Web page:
Qualifications & Memberships
My main areas of research are cosmology and astrophysics. Recently, I have become interested in the problem of identifying the nature of dark matter. Although dark matter appears to be about six times as numerous as ordinary matter, it has not yet been detected non-gravitationally. Currently, I am investigating the use of gamma-ray observations to constrain models of dark matter self-annhilation.
- Gordon C. (2016) Accounting for secondary emission in the Galactic Center gamma-ray excess. Palm Cove, Queensland: The Multi-Messenger Astrophysics of the Galactic Centre.
- Gordon C. and Macias O. (2016) Discovery of Gamma-Ray Emission from the X-shaped Bulge of the Milky Way.https://arxiv.org/abs/1611.06644.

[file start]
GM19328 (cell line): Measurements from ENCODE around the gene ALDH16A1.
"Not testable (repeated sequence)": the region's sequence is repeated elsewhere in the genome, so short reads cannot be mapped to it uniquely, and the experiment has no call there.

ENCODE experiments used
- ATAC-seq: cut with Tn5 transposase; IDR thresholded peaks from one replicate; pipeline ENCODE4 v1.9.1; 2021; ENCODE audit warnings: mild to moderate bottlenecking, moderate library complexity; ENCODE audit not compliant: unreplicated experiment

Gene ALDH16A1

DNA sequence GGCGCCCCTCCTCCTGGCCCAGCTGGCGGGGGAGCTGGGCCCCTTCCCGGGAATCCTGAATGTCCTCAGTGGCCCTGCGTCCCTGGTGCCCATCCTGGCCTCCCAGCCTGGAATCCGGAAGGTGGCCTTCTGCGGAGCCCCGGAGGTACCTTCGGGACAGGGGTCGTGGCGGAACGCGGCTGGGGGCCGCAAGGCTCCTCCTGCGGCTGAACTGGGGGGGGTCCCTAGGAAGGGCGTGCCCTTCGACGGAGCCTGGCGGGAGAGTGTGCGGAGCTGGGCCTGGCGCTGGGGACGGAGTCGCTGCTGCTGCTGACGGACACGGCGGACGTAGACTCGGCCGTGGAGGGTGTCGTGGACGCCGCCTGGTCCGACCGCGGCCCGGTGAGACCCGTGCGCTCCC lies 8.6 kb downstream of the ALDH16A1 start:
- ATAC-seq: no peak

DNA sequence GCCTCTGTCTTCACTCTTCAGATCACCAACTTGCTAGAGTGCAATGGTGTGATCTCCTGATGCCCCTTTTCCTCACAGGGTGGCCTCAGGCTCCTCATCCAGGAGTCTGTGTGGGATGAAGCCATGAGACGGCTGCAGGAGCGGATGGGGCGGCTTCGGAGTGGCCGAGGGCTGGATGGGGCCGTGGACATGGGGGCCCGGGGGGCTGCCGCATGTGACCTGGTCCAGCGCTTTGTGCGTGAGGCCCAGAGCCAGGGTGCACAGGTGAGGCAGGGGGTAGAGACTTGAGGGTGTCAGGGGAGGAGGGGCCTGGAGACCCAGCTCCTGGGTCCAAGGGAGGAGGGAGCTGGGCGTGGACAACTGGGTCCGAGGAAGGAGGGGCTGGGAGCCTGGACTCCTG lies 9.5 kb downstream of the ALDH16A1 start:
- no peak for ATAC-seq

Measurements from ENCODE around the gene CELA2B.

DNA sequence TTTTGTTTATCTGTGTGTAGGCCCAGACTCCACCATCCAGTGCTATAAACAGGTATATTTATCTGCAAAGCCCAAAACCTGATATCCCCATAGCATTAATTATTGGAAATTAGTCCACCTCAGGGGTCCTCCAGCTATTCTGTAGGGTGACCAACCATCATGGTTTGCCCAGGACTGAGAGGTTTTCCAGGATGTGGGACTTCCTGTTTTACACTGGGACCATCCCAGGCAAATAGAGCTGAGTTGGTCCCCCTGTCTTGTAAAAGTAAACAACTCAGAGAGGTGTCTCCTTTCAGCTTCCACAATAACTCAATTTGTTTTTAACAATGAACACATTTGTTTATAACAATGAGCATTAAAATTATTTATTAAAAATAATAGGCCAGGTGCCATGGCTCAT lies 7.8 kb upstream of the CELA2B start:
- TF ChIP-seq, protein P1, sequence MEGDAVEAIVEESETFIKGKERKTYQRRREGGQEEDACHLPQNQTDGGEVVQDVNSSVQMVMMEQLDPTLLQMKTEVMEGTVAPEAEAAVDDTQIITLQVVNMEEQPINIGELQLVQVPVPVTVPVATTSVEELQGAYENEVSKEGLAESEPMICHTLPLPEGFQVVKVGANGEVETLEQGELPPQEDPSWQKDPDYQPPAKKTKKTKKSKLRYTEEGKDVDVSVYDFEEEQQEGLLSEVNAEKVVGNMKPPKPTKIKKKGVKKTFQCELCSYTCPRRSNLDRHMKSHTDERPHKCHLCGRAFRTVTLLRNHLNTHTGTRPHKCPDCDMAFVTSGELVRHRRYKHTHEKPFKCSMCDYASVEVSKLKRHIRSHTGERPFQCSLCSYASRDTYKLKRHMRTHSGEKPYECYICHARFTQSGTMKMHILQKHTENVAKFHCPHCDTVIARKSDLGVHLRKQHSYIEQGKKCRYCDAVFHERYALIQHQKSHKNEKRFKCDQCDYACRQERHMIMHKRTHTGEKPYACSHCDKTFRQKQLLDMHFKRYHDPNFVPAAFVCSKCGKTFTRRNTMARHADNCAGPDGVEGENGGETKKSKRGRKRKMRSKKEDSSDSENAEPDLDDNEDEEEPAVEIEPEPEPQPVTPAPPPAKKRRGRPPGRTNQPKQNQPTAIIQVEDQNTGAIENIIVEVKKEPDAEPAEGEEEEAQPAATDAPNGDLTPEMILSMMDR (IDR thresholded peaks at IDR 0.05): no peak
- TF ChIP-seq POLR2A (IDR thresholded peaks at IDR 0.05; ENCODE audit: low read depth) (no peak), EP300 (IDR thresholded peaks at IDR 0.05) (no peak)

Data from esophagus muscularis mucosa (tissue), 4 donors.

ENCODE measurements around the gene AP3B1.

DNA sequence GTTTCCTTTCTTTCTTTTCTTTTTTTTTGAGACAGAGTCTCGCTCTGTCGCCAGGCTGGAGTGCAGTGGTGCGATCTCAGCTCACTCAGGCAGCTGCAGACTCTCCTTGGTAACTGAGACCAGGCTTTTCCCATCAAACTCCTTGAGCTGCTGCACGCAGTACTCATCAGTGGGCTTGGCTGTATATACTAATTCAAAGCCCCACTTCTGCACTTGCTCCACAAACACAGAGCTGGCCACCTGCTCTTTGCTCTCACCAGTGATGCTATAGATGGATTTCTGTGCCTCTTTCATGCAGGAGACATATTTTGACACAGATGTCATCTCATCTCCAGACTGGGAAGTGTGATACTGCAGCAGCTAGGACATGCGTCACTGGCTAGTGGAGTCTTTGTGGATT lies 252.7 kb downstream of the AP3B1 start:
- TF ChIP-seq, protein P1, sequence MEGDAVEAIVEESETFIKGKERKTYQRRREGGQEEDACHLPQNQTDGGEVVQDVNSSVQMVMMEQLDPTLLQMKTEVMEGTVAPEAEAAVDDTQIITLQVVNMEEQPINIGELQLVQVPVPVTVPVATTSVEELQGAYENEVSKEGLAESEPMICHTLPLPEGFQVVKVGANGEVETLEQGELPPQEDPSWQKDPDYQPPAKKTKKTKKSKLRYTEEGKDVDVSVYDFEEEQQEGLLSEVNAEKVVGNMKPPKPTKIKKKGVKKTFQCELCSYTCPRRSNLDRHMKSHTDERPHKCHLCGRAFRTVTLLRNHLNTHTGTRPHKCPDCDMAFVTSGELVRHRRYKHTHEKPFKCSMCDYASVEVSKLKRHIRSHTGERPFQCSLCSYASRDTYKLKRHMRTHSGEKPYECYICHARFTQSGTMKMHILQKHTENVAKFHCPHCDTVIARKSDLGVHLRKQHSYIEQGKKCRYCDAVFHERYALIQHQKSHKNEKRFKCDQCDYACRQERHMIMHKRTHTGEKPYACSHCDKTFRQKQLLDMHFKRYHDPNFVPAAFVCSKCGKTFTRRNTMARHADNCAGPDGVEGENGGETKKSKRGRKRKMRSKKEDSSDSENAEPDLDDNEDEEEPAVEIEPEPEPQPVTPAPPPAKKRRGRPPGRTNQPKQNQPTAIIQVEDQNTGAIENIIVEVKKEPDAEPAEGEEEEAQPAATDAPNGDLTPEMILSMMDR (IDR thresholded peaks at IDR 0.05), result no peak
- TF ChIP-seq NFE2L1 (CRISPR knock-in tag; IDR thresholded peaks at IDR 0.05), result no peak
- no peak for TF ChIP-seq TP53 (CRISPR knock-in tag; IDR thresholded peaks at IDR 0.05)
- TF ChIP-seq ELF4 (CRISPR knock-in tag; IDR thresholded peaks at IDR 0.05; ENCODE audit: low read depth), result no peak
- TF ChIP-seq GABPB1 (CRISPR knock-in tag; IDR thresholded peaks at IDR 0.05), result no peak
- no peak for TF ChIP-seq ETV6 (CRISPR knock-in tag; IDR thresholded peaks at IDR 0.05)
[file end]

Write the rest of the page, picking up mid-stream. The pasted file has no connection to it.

- Lacroix T., Macias O., Gordon C., Panci P., Boehm C. and Silk J. (2016) The Spatial Morphology of the Secondary Emission in the Galactic Center Gamma-Ray Excess. Physical Review D (In press.) http://inspirehep.net/record/1408463.
- Macias O., Gordon C., Crocker R. and Profumo S. (2015) Cosmic Rays Interacting with Molecular Clouds in the Galactic Center. The Hague, Netherlands: 34th International Cosmic Ray Conference, 20 Jul-6 Aug 2015. In Proceedings of Science PoS(ICRC2015): 902. http://pos.sissa.it/archive/conferences/236/902/ICRC2015_902.pdf.
- Macias O., Gordon C., Crocker RM. and Profumo S. (2015) Cosmic ray models of the ridge-like excess of gamma rays in the Galactic Centre. Monthly Notices of the Royal Astronomical Society 451(2): 1833-1847. http://dx.doi.org/10.1093/mnras/stv1002.